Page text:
Food services and accommodations, which include restaurants, bars and hotels, would be hit hardest with a 10% decline in employment compared with the baseline estimate, according to the BLS report. Arts and entertainment, retail trade and construction are next on the list.

The BLS projects a bigger increase in hiring for residential construction. But nonresidential construction jobs would decline in both scenarios — after being forecast to grow prior to the pandemic.

In the strong-impact scenario, construction is expected to still add 90,500 jobs from 2019 to 2029. But that compares with over 300,000 hires expected in the baseline scenario.

Retail trade already was expected to lose 2.4% of jobs over the next decade. But in the worst case, the industry would lose 7.2% of employment, about 1.1 million jobs, the report said.

BLS researchers did not break down the effects of the pandemic by region, but Muro and a colleague applied the BLS data to states and hundreds of metro areas.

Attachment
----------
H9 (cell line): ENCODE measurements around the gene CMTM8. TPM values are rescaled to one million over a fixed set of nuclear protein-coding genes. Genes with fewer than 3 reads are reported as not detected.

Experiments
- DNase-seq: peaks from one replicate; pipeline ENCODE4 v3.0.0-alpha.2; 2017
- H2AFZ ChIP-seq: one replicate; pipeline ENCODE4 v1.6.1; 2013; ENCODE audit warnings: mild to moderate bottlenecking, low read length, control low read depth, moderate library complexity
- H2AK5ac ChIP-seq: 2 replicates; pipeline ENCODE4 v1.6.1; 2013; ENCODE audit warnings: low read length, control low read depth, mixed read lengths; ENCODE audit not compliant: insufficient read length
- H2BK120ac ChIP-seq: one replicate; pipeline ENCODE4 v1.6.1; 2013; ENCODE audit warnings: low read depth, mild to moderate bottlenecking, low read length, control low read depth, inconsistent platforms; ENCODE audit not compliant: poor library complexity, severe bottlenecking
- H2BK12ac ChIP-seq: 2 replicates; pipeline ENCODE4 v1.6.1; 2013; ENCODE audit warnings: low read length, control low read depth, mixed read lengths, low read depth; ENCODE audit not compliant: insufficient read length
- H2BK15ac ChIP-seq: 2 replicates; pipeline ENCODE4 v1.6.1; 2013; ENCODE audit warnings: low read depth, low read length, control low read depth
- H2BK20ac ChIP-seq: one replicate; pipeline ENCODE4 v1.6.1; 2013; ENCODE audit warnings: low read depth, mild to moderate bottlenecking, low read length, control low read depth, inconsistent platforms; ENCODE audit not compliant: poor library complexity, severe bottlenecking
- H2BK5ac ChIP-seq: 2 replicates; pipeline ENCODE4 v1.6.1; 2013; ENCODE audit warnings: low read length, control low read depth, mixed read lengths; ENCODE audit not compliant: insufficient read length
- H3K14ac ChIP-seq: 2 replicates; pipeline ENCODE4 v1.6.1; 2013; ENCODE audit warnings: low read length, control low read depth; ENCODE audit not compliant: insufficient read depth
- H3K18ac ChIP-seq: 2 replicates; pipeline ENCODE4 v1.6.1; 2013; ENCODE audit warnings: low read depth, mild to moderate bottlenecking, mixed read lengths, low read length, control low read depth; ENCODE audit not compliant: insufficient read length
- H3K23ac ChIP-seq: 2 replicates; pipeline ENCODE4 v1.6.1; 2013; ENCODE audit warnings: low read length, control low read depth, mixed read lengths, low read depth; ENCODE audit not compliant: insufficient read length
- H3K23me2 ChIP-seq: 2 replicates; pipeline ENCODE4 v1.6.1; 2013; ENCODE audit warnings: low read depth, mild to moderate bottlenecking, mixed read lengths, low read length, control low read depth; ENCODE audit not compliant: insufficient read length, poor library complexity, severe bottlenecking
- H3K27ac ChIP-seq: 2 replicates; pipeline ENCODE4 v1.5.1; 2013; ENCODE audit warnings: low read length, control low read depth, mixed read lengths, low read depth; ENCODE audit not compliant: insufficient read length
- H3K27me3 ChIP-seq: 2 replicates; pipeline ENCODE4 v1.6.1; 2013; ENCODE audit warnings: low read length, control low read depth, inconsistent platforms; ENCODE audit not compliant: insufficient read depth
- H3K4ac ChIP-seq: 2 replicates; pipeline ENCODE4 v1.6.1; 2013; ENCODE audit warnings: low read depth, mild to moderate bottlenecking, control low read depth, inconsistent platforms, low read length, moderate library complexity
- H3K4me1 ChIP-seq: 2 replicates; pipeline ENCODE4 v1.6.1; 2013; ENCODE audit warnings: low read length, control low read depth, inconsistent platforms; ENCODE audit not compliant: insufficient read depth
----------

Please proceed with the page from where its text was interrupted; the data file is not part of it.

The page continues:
“The first takeaway is that for all places, the pandemic is shaping up to depress employment growth from 1% to 4% over the next 10 years,” they wrote in the report published last week.

There’s also “a sharp north-south divide,” with Sunbelt regions seeing worse projections because they’re more reliant on leisure, tourism and dining. Northern areas, especially “superstar” tech centers and university towns, have a deeper concentration in science and information technology, which are projected to grow faster because of the pandemic.

San Jose, Washington and Boston face much weaker headwinds, for example, than Naples, Fla., Las Vegas and Atlantic City, N.J., the Brookings report said.